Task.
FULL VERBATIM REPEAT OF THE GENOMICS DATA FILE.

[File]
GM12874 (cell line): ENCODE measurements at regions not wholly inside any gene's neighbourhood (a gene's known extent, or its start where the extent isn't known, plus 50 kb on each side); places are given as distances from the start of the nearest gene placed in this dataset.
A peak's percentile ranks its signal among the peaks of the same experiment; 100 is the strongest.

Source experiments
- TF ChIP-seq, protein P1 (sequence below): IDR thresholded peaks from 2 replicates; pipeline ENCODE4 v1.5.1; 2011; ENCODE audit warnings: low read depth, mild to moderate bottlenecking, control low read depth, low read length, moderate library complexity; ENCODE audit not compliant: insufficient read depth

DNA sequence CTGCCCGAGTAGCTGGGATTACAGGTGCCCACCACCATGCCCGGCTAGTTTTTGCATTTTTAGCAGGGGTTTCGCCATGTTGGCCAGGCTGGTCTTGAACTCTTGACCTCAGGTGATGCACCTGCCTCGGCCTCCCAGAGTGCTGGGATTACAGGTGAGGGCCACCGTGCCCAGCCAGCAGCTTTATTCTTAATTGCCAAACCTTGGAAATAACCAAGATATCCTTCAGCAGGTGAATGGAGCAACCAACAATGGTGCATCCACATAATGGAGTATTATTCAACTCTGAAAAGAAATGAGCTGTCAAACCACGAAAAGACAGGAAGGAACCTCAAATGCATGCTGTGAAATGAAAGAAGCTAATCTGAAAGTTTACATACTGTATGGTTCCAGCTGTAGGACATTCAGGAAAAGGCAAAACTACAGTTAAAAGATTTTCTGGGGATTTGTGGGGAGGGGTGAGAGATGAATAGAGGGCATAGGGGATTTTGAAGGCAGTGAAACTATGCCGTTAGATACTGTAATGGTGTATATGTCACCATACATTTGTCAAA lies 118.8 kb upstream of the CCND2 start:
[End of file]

GM12874 (cell line): ENCODE measurements at regions not wholly inside any gene's neighbourhood (a gene's known extent, or its start where the extent isn't known, plus 50 kb on each side); places are given as distances from the start of the nearest gene placed in this dataset.
A peak's percentile ranks its signal among the peaks of the same experiment; 100 is the strongest.

Source experiments
- TF ChIP-seq, protein P1 (sequence below): IDR thresholded peaks from 2 replicates; pipeline ENCODE4 v1.5.1; 2011; ENCODE audit warnings: low read depth, mild to moderate bottlenecking, control low read depth, low read length, moderate library complexity; ENCODE audit not compliant: insufficient read depth

DNA sequence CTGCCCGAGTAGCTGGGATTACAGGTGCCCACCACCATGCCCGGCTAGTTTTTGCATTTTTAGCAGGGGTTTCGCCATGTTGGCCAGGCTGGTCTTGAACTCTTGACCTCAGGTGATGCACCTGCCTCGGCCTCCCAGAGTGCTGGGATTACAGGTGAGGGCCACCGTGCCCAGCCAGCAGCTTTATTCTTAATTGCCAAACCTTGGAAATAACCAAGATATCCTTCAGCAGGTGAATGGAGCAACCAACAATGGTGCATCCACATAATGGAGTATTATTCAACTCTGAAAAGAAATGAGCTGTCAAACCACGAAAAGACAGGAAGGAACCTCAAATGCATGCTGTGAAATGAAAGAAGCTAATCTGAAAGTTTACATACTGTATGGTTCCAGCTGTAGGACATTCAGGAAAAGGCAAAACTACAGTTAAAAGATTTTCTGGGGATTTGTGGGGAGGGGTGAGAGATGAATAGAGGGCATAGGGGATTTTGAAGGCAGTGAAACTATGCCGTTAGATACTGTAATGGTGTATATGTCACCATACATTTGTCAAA lies 118.8 kb upstream of the CCND2 start: